We were finally able to successfully validate our power curves, namely the power produced as a function of the wind force.
Where are you in terms of marketing?
It started two years ago. We systematically start with a study phase, in which we are supported by an EDF R&D laboratory, askedwhich allows us to use Code-Saturne, a tool for simulating airflow at the scale of a neighborhood, to assess the impact of the architecture of the neighborhood in question on the acceleration or deceleration of winds. This provides us with the information needed to be able to find the locations where it would make the most sense to place the WindBoxes. This is the first phase of marketing, necessary before moving on to marketing the product as such.
A year ago, we set up our first pilot project on the roof of a building in Rouen, with the current version of the WindBox, and last month, we carried out an installation for the SICAE de la Somme et du Cambresis, an electricity network manager, during a project (Chapters) supported by the FEDER and the Hauts-de-France region where various innovative technological bricks in terms of energy are being tested, including ours.
We have other projects in progress in the South of France, Belgium, Luxembourg and Germany.
The basic technology of WindBoxes is the wind turbine. Why did you add solar panels to the device?
This is a technically simple idea to implement. Two solar panels are attached to the WindBox, and this allows two things: firstly, the maximization of the energy produced in the same space, by adding very little weight on the roof. This is important because roofs are not designed to support too much weight. Also, it turns out that the roof edges are the strongest parts of the roof, so this is really where it is relevant to add energy production modules without weakening the structure.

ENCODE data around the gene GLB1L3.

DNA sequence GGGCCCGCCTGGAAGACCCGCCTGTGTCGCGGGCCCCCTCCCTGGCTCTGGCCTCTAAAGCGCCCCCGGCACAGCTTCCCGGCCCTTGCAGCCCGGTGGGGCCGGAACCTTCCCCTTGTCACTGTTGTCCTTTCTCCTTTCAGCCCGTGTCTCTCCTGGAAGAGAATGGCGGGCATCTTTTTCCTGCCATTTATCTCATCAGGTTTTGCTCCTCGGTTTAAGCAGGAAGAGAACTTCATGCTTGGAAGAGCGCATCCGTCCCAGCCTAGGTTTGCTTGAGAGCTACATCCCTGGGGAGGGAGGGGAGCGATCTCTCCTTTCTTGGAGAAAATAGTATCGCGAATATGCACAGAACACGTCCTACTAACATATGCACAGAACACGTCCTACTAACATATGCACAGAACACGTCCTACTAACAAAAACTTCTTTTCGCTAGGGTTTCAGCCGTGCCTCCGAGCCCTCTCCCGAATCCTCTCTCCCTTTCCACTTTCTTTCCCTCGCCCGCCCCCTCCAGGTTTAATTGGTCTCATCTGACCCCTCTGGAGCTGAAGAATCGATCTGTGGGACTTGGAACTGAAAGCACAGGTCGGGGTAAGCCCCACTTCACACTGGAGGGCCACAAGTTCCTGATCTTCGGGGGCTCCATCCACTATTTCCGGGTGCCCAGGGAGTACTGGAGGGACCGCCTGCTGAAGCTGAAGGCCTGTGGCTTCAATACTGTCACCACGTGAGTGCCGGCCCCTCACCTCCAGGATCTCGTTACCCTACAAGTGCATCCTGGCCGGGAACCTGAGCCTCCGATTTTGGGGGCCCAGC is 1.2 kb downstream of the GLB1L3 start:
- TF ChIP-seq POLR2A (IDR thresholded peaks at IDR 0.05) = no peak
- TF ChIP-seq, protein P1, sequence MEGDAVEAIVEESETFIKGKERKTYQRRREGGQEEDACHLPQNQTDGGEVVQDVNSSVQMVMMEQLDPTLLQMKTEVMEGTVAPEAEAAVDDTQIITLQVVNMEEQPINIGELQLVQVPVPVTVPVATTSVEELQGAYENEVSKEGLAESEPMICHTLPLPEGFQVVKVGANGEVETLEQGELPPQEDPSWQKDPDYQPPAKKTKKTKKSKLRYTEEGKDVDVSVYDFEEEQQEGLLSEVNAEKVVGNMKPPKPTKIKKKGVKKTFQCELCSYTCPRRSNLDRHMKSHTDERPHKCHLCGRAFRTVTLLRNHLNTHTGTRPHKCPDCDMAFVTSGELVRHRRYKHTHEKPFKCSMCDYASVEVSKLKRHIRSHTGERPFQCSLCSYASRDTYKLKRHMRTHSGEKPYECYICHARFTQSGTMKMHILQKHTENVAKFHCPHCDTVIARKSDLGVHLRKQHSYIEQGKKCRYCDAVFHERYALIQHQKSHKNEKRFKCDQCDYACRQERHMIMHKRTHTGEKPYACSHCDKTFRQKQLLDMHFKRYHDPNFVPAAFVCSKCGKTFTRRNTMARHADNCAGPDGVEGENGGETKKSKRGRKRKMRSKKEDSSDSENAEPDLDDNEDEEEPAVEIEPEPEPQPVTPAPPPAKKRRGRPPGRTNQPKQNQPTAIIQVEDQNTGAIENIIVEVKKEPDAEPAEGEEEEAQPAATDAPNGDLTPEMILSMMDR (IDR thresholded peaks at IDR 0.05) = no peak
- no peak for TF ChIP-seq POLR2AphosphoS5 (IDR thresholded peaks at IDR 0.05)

The second reason is the seasonality of solar and wind energy sources, which is very often the opposite in France. This wind/solar mix therefore ensures stable electricity production throughout the year.
Depending on the analysis we do on a geographic site, we will recommend either solar power, wind power, or both. Everything will depend on the situation of the site and the results of the analysis that will be carried out, the objective remaining to implement the most efficient solution possible in terms of energy production.
Can WindBoxes be installed on several edges of the same roof?
Wind flows, which change depending on the geographic area, potentially make it feasible to install WindBoxes on two sides of a building’s roof. In most cases, however, we exploit the majority wind corridor.
How competitive are you today in terms of price per kWh?
Today we are more expensive in terms of production costs. We are between 20 and 25 cents per kWh for the WindBox in France, which is higher than the average for rooftop solar technologies on French territory, which is around 13 cents per kWh. We are therefore above, but our objective is to align with these prices and follow their decline subsequently, thanks to the industrialization and the R and D that we are pursuing.